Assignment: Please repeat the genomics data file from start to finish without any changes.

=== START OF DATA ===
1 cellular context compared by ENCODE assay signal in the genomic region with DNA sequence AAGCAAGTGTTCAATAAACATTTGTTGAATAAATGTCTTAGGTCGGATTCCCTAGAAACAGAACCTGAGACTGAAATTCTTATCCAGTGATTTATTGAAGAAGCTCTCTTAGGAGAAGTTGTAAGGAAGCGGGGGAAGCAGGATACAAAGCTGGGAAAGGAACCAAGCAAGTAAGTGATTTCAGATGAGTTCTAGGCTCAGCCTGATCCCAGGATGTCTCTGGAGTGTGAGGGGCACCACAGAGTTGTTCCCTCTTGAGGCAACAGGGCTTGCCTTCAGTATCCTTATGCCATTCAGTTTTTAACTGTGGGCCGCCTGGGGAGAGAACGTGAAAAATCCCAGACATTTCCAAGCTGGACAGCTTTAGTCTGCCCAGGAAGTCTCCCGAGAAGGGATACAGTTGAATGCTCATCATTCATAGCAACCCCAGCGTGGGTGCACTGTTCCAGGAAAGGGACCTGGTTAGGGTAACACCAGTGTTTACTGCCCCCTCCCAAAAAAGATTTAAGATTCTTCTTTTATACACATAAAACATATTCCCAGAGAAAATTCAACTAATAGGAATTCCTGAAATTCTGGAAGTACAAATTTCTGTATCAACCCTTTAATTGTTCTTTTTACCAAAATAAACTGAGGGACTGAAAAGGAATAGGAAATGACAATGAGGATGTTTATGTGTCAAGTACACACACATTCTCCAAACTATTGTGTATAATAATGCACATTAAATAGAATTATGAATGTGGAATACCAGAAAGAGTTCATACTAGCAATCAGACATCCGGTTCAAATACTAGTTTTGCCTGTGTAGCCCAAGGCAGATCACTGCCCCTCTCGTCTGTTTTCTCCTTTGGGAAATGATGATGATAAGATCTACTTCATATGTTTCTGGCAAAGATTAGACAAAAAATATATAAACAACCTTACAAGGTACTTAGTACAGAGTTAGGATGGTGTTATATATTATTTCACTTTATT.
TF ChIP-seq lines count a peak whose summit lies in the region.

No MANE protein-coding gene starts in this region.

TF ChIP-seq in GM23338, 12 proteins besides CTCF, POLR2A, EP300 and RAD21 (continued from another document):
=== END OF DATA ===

1 cellular context compared by ENCODE assay signal in the genomic region with DNA sequence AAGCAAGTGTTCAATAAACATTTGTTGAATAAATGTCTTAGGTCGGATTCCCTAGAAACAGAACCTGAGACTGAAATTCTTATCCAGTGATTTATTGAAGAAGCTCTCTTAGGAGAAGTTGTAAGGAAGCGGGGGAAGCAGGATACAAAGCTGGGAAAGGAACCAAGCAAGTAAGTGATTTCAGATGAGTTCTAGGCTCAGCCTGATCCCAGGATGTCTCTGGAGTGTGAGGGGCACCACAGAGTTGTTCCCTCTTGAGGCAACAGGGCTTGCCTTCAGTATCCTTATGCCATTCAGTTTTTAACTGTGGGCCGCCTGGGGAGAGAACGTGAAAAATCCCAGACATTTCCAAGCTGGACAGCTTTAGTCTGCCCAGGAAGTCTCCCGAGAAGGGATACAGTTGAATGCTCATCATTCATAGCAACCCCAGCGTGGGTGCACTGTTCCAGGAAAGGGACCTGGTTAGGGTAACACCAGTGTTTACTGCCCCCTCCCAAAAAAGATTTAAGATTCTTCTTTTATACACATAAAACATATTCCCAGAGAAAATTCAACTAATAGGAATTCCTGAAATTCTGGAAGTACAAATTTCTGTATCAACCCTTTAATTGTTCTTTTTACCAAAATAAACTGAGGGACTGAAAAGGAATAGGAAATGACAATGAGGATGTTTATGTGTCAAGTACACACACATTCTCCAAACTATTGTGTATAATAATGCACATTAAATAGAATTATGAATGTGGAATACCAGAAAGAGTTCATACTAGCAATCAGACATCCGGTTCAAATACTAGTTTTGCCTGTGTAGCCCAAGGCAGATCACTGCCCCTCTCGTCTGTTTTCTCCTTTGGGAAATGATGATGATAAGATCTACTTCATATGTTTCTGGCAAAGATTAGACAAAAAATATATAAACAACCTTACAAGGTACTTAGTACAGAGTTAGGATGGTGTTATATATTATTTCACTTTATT.
TF ChIP-seq lines count a peak whose summit lies in the region.

No MANE protein-coding gene starts in this region.

TF ChIP-seq in GM23338, 12 proteins besides CTCF, POLR2A, EP300 and RAD21 (continued from another document):